So while Douglas seriously contemplated presidential bids on several occasions, he never officially threw his hat into the ring. But it demonstrated that even into the modern era, Supreme Court justices could credibly weigh running for the presidency. Douglas’ name being floated so often showed that justices who were nationally prominent and independent minded could be appealing presidential candidates, at least hypothetically.

Why So Few Supreme Court Justices Have Run for President

Given that Supreme Court justices tend to be nationally prominent and have impeccable legal qualifications, it may seem surprising more have not sought the presidency over time. But there are some significant deterrents that have dissuaded most justices from running.

Perception of Judicial Impartiality

The biggest deterrent is likely the perception that running for partisan office could compromise a justice’s impartiality on the Court. Justices are supposed to be independent arbiters of the law who operate above partisan politics. A justice actively running for president as the nominee of a political party would undermine that neutrality. It could damage public faith in the Court and its rulings.

Potential Conflict of Interest

Relatedly, there could be a conflict of interest if a sitting justice ran for president while still serving on the Court. Any election-related lawsuits could potentially come before the Court, creating an ethical dilemma for the running justice. This helps explain why Hughes resigned before running and why Ginsburg’s campaign didn’t gain traction.

Satisfaction with Position

Supreme Court justices hold lifetime appointments to one of the most prestigious and powerful roles in government. Many justices likely feel satisfied in their current role and are not eager to jump into the political fray of an election. Once on the Court, justices may feel they can have more impact by shaping American law than trying to become president.

Hesitation to Risk Reputations

Justices may also be wary of risking their distinguished reputations and legacies built over long legal careers by entering messy partisan elections that could tarnish their impartial images. Most would likely prefer preserving their legacies as esteemed jurists rather than potential failed candidates.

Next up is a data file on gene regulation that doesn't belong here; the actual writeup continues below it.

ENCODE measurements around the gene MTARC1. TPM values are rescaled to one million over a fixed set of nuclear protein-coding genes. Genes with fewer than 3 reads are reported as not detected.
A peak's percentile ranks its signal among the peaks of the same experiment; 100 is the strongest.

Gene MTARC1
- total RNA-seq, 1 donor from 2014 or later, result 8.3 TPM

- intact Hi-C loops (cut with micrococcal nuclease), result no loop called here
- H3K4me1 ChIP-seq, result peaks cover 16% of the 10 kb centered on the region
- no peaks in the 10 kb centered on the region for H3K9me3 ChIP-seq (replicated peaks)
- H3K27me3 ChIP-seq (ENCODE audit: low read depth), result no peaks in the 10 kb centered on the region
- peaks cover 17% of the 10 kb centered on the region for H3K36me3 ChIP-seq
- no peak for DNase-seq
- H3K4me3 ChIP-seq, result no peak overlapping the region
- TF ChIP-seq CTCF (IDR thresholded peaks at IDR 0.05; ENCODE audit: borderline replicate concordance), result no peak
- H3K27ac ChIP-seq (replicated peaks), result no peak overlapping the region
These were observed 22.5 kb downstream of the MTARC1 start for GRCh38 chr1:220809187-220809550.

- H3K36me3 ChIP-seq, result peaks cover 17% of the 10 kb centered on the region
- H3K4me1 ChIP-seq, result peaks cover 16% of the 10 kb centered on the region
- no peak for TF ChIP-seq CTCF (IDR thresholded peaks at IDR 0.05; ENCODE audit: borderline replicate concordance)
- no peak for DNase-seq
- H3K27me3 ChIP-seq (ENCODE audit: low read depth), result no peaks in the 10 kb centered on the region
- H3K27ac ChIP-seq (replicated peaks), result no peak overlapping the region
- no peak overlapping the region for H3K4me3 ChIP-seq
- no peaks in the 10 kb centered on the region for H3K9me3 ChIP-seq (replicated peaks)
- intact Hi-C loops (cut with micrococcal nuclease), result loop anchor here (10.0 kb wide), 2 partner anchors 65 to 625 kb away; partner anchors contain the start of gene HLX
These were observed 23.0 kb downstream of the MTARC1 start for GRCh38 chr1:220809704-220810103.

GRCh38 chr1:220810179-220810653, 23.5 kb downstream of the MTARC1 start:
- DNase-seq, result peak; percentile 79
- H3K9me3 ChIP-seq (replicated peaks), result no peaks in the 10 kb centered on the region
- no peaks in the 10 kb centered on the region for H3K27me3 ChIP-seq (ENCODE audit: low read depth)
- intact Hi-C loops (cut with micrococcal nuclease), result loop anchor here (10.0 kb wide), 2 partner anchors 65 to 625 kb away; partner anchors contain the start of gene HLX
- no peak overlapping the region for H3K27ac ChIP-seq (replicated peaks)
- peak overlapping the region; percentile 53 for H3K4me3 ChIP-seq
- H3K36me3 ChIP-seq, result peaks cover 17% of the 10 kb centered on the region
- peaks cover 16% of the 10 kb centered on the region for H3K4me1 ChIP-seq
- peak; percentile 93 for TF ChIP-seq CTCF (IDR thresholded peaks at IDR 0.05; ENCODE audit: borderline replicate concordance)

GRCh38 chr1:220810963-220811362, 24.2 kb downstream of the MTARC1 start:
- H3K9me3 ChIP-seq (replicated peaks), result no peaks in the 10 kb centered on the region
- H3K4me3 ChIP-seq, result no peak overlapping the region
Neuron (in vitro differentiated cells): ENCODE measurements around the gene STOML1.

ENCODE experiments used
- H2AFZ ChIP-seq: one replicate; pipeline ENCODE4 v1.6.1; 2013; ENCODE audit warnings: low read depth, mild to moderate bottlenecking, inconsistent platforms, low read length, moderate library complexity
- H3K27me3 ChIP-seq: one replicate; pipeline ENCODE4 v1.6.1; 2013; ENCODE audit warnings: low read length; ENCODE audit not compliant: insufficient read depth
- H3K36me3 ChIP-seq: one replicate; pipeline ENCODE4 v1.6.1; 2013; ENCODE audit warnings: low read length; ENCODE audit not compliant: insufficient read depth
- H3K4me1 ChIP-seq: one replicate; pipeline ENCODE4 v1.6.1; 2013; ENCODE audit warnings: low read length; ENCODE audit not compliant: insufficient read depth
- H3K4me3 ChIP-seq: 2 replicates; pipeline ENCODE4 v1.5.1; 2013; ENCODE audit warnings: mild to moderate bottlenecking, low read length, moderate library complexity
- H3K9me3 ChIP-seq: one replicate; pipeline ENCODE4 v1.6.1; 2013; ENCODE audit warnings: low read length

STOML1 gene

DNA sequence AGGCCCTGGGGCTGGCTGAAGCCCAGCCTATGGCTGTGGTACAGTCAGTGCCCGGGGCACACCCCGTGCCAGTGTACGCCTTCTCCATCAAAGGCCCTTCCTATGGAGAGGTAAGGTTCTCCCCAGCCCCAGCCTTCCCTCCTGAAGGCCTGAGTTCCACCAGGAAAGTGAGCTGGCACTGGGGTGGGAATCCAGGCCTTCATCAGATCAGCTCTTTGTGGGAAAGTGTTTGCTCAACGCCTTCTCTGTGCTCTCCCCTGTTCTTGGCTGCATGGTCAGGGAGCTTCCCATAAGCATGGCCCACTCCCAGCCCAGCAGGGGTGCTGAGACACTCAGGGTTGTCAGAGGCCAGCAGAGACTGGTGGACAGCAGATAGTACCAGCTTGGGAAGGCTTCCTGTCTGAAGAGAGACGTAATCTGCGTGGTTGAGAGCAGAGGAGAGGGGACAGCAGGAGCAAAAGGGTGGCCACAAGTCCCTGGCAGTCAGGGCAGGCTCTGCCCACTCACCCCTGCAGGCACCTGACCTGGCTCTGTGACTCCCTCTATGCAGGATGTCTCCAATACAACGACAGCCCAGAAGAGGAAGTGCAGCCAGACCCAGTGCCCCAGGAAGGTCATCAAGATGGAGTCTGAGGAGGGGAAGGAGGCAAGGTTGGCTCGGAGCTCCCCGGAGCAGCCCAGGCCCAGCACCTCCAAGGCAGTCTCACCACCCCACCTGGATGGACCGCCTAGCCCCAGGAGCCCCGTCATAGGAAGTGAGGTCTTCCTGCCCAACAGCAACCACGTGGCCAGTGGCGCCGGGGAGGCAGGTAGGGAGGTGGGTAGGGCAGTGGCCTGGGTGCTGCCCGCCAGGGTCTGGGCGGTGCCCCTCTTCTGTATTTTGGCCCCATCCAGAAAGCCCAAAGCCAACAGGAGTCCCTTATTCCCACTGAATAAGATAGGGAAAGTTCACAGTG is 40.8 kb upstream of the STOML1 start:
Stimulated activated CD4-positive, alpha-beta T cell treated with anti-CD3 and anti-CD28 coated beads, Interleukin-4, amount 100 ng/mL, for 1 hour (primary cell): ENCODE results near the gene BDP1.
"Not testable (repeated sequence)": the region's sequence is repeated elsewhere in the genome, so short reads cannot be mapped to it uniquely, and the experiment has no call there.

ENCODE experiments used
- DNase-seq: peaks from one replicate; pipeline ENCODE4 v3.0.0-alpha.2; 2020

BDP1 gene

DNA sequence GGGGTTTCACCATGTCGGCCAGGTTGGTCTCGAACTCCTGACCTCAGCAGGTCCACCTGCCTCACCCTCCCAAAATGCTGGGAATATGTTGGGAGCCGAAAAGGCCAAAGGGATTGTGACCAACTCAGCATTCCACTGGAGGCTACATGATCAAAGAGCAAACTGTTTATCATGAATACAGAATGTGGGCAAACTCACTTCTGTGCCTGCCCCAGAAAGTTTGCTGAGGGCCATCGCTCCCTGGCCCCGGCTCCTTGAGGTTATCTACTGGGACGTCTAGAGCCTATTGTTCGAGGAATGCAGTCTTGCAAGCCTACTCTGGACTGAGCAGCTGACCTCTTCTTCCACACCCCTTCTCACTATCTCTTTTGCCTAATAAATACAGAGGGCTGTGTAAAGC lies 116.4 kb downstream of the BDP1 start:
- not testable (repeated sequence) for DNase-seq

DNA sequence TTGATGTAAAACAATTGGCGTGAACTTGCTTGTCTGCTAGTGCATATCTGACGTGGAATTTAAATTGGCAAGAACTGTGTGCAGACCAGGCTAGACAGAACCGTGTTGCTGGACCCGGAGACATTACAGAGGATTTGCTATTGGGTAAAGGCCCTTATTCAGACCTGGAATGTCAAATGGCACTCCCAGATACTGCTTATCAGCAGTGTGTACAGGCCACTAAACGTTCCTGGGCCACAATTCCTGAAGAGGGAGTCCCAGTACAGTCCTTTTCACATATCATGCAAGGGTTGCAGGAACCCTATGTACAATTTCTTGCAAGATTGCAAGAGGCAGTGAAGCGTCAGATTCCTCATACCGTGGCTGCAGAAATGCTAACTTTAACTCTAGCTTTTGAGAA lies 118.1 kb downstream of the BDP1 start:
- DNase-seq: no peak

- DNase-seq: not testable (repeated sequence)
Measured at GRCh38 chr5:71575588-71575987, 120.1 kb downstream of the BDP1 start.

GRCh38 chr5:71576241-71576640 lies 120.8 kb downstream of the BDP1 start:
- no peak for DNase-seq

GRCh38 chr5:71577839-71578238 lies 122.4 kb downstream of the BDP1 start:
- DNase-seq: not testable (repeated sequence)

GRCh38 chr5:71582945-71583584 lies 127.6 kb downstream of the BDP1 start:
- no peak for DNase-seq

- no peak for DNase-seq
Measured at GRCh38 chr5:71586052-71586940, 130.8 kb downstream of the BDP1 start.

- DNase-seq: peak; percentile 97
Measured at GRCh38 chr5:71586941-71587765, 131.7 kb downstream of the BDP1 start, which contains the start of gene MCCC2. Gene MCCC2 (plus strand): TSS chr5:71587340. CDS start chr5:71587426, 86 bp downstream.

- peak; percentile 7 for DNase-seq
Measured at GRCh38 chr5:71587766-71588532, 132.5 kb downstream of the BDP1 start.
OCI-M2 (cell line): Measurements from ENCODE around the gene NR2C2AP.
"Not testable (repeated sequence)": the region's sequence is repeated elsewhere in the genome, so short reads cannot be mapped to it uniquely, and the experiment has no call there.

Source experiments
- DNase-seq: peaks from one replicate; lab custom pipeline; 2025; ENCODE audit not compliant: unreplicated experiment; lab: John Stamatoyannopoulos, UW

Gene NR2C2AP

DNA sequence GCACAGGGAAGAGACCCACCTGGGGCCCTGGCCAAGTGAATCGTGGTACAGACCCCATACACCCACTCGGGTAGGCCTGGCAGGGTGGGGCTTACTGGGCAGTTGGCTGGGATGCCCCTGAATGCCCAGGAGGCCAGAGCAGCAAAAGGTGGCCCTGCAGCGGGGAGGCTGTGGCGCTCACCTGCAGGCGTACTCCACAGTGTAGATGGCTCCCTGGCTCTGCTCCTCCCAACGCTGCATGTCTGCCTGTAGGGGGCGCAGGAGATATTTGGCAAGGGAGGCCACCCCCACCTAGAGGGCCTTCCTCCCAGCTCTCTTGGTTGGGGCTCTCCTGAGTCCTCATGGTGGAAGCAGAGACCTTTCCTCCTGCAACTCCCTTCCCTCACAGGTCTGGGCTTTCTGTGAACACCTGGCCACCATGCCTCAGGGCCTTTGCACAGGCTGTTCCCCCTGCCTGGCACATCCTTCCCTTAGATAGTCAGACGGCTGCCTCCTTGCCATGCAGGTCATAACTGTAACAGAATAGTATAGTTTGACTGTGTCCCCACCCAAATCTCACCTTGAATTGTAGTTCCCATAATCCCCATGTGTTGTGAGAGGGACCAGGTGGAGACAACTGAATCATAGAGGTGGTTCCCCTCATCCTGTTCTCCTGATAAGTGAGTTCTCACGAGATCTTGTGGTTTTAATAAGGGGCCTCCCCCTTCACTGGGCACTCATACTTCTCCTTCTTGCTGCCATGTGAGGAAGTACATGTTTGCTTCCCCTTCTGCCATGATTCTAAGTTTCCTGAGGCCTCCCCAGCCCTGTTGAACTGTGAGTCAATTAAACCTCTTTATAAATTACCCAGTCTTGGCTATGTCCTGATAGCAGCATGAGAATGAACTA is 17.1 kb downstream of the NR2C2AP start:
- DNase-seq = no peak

Lack of Campaign Experience

Finally, justices’ lack of campaign experience could be a hindrance. Most have spent careers as lawyers, judges and jurists – not partisan politicians. Building national campaigns and running for elected office would be a novel experience and disadvantage compared to career politicians.

So while there are occasional exceptions, the apolitical nature of the Supreme Court and its justices has largely discouraged them from seeking the presidency over the Court’s history. Those who have run likely believed the political circumstances and their personal appeal could overcome the deterrents. But the status quo remains that Supreme Court justices typically avoid overt partisan politics like presidential campaigns.

Contemporary Justices Who Could Run

Given this history, which of the current Supreme Court justices seem most likely to potentially run for president in the future? Here are a few possibilities:

Amy Coney Barrett

As the newest justice, Barrett’s national profile is still elevated after her contentious confirmation in 2020. She has strong appeal among religious conservatives which could form the base for a Republican primary bid. At 51, she could have another presidential run in her future. Her odds seem low given her short tenure so far on the Court, but the right circumstances could change things.

Clarence Thomas

Thomas has been outspoken in recent years about the direction of American politics and society. With nearly 30 years on the Court, he has one of the highest profiles nationally. If he resigned to run, Thomas could contend for the Republican nomination from the right with an eye towards an issues-focused campaign on the populist-conservative grievances he’s articulated from the bench.

Sonia Sotomayor

On the Democratic side, Sotomayor has inspired progressive activists through her dissents on issues from immigration to affirmative action. She has a compelling personal story as the Court’s first Hispanic justice. While unlikely and unprecedented so soon for a new Democratic appointee, some activists might urge Sotomayor to consider a bid to become the first Hispanic president.


In conclusion, while extremely rare historically, there are a handful of examples of Supreme Court justices either actively running for president, seeking their party’s nomination, or contemplating a campaign. Charles Evans Hughes came the closest to actually being elected when he resigned from the Court and secured the Republican nomination in 1916 before losing a close election.

More common are instances like William Douglas where presidents were recurrently floated as potential candidates but never officially ran. Contemporary justices like Amy Coney Barrett, Clarence Thomas or Sonia Sotomayor could conceivably attract enough support to prompt consideration of campaigns for the presidency. But the prevailing wisdom remains that Supreme Court justices are best served sticking to their constitutional role above partisan politics. So any future justices who may run for president would have to justify bucking traditional expectations for the apolitical nature of the Court.